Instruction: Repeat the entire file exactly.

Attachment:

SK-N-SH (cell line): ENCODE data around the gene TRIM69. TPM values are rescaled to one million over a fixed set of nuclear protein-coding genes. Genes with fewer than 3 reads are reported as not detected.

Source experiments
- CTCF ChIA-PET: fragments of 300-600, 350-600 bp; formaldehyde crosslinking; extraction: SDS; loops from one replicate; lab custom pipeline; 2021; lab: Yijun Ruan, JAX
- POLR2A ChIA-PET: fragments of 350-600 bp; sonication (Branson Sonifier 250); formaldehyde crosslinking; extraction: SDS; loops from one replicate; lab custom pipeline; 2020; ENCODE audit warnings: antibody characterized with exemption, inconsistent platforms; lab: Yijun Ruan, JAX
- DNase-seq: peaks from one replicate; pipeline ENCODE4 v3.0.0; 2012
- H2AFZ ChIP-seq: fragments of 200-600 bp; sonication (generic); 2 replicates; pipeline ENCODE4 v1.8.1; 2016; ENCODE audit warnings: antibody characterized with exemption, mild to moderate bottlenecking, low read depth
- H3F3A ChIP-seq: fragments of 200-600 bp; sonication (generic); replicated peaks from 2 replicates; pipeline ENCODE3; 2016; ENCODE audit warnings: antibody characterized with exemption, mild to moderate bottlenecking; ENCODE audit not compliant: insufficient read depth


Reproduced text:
SK-N-SH (cell line): ENCODE data around the gene TRIM69. TPM values are rescaled to one million over a fixed set of nuclear protein-coding genes. Genes with fewer than 3 reads are reported as not detected.

Source experiments
- CTCF ChIA-PET: fragments of 300-600, 350-600 bp; formaldehyde crosslinking; extraction: SDS; loops from one replicate; lab custom pipeline; 2021; lab: Yijun Ruan, JAX
- POLR2A ChIA-PET: fragments of 350-600 bp; sonication (Branson Sonifier 250); formaldehyde crosslinking; extraction: SDS; loops from one replicate; lab custom pipeline; 2020; ENCODE audit warnings: antibody characterized with exemption, inconsistent platforms; lab: Yijun Ruan, JAX
- DNase-seq: peaks from one replicate; pipeline ENCODE4 v3.0.0; 2012
- H2AFZ ChIP-seq: fragments of 200-600 bp; sonication (generic); 2 replicates; pipeline ENCODE4 v1.8.1; 2016; ENCODE audit warnings: antibody characterized with exemption, mild to moderate bottlenecking, low read depth
- H3F3A ChIP-seq: fragments of 200-600 bp; sonication (generic); replicated peaks from 2 replicates; pipeline ENCODE3; 2016; ENCODE audit warnings: antibody characterized with exemption, mild to moderate bottlenecking; ENCODE audit not compliant: insufficient read depth